I spun around. The woman flew onto me. “Ay!” she repeated and wagged her finger. “What are you doing?”
I spoke fast: “I’m sorry, I had to really use the restroom and I was looking for someone and I didn’t see anyone—”
“I was in the courtyard,” she interrupted me. “You walked right past me.”
“Oh, I didn’t notice you.” This was a half-lie. I mentioned I saw them, but I assumed they were associated with the cafés and/or beggars. However, I didn’t think saying I confused her for a vagrant would improve the situation. “I’m sorry, I just really—I had to, you know, go.”
“Are you a tourist?” she demanded.
She maneuvered herself between me and the exit. This did not seem good.
“Yes, I am.”
“Are you American?”
“Why are you using my hostel?”
“I—I am sorry. Really, I know I should have asked, and I tried,” I indicated the empty receptionist desk, “but I had to…” How did I express my intestinal burn, mortal panic when faced with six hours on a boat stranded in the Indian Ocean, and impulsive decision-making when I saw an open toilet in a hostel? “I have money. I can pay.”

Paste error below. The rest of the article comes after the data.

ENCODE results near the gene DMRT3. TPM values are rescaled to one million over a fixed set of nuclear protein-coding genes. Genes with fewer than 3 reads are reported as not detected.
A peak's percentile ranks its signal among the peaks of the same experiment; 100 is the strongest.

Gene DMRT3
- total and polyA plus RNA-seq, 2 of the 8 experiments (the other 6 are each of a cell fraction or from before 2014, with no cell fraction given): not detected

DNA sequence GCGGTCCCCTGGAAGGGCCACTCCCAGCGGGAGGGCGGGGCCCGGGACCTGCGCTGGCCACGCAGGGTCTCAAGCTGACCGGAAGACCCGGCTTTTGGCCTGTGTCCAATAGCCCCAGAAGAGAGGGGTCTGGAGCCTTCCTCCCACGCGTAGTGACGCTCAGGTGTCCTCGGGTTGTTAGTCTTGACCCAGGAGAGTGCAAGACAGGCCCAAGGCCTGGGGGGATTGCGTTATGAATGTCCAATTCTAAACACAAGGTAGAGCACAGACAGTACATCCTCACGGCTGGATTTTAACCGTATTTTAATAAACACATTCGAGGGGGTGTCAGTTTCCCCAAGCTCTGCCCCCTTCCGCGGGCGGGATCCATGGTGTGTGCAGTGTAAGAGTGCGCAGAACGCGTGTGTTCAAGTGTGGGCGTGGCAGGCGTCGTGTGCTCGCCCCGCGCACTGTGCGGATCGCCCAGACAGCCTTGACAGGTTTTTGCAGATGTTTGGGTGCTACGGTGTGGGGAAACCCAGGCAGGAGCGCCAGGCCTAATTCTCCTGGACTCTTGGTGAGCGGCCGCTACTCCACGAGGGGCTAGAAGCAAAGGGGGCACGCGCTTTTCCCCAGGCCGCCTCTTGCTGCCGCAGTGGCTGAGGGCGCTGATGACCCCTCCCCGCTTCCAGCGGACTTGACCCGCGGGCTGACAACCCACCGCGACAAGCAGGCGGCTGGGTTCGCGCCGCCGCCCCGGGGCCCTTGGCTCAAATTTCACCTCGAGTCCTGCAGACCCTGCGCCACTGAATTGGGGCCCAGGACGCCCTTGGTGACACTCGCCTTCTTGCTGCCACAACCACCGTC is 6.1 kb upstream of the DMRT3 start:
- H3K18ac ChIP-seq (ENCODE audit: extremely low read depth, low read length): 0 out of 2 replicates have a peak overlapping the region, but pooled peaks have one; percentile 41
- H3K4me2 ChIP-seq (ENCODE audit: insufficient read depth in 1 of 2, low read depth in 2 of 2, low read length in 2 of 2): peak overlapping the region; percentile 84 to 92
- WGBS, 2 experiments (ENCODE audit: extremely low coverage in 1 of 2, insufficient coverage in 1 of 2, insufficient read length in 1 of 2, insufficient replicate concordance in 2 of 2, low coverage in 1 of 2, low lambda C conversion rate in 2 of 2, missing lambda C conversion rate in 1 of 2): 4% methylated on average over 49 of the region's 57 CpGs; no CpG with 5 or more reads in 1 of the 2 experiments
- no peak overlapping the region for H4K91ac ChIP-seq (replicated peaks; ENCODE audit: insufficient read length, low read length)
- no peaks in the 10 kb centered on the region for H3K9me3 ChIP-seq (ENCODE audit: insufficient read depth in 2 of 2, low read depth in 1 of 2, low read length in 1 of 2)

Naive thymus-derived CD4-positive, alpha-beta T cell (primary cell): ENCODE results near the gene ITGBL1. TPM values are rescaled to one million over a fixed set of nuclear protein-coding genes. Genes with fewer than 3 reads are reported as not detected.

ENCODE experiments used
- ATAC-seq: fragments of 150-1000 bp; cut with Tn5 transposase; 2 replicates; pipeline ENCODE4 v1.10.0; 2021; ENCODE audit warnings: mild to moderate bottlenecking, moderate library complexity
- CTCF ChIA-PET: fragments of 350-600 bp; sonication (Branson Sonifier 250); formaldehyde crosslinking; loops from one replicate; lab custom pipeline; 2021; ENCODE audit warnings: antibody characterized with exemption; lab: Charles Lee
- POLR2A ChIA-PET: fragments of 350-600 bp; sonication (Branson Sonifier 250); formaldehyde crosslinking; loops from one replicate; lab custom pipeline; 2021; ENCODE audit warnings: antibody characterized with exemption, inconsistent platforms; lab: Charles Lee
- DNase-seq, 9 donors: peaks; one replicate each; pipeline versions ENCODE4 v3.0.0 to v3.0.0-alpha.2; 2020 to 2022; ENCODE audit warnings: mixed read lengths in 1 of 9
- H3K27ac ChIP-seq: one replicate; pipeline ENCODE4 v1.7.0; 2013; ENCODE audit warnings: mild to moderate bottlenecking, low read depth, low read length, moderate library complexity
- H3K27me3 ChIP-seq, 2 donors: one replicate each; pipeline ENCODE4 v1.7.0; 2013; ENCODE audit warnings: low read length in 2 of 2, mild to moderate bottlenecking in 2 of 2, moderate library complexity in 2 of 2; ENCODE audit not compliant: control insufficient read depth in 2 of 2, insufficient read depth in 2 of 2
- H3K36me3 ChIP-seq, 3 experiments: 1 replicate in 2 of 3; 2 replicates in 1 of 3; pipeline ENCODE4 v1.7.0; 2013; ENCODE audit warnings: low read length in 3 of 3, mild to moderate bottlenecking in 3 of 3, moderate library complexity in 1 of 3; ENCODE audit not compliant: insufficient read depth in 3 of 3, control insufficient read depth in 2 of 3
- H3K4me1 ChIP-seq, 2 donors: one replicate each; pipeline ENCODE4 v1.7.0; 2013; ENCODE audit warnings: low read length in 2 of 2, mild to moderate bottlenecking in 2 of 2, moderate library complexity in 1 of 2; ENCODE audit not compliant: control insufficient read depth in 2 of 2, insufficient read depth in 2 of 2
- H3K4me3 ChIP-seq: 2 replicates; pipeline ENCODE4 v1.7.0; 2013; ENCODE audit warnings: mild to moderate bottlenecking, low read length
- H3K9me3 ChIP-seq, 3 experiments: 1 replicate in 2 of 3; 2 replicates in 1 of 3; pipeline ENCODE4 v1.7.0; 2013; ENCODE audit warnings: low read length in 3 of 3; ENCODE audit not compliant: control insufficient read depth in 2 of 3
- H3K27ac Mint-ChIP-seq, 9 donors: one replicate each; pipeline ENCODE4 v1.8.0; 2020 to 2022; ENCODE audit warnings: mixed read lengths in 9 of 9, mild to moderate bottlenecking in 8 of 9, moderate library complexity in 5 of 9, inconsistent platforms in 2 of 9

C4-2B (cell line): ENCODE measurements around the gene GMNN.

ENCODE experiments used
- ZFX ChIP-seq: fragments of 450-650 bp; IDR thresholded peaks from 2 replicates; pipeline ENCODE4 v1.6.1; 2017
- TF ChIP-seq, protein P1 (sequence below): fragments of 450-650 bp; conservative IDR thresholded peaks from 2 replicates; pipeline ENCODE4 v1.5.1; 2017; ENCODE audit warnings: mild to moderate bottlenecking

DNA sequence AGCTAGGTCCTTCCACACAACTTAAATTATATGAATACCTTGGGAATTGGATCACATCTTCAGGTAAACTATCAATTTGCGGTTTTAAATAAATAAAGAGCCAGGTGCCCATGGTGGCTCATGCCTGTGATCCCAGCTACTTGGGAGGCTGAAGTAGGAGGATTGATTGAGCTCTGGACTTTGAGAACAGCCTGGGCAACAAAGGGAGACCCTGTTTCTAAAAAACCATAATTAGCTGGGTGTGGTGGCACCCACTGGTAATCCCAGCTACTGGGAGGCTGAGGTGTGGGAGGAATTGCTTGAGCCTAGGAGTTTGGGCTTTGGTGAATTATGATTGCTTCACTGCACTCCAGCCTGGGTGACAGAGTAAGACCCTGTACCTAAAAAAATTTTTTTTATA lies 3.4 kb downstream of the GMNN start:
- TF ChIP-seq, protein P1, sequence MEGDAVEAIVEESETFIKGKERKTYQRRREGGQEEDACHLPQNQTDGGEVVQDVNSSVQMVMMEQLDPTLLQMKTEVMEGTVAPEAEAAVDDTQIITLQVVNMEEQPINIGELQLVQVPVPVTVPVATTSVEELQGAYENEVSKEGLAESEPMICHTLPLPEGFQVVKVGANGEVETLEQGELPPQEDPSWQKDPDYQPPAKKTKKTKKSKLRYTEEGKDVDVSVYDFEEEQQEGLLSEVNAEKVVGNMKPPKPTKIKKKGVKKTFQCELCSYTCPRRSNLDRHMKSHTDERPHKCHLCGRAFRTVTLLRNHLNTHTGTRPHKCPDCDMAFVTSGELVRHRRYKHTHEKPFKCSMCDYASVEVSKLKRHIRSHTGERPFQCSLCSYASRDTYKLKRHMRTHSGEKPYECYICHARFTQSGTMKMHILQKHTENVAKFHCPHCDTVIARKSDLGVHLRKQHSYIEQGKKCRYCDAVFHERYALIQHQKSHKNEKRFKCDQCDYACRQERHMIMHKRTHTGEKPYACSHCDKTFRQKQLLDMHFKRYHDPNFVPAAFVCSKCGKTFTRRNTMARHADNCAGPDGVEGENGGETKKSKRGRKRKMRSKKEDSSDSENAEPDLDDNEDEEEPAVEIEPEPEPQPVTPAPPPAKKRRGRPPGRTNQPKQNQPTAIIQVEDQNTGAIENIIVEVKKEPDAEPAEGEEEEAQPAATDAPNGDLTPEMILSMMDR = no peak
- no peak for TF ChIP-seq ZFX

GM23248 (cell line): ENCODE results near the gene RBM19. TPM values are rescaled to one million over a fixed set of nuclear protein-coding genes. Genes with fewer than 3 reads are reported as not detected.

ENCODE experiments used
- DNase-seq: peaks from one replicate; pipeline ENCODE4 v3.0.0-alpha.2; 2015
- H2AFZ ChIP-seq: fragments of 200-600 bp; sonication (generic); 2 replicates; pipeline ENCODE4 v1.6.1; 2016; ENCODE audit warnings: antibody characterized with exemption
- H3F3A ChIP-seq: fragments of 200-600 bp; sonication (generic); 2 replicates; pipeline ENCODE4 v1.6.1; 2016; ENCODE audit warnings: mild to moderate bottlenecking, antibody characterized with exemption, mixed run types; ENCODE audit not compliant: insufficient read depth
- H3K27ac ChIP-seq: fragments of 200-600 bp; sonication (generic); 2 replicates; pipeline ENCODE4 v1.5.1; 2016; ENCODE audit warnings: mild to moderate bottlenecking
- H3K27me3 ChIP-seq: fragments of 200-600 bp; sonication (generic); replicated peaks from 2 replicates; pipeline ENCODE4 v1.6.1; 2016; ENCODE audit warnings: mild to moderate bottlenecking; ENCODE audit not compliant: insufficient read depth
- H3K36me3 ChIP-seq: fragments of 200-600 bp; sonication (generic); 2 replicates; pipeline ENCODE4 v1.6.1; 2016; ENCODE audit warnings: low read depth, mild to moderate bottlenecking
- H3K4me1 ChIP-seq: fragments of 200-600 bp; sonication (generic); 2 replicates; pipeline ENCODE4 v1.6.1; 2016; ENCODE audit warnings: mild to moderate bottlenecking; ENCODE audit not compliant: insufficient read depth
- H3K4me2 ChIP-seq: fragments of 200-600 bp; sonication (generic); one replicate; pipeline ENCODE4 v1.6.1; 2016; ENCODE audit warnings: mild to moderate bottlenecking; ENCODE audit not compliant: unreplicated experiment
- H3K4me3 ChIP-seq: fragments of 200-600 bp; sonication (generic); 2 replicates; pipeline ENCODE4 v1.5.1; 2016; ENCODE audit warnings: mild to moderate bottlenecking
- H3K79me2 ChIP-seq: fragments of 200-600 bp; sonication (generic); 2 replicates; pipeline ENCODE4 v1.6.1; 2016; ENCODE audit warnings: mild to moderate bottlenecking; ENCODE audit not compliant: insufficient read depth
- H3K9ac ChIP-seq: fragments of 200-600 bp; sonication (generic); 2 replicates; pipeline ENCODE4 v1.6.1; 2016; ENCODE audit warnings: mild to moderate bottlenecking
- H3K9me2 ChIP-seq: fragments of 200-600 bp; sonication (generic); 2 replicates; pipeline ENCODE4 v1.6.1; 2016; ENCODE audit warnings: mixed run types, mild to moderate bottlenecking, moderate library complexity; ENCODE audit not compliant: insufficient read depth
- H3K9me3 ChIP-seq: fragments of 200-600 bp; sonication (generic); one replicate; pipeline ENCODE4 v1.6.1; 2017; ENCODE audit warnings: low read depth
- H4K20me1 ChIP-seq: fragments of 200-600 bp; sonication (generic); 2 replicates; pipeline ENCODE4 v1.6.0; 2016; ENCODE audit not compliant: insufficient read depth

She locked the door. I really don’t know how to write this other than we were in the middle of this conversation about my, yes, admitted trespassing in the hostel lobby in order to do my bodily business, but this short Thai woman turned and dead-bolted the lobby door so I had no way out of the hostel even though she had already been bodily blocking my exit. What was happening? I felt the stakes had elevated from pooping in the Indian Ocean to being kidnapped on a small Thai island.
“I can pay,” I repeated. “I can pay for a room. I’m so sorry.”
“You come into my hostel without asking, you use the bathroom, you waste my water, you do not ask,” the woman lectured me.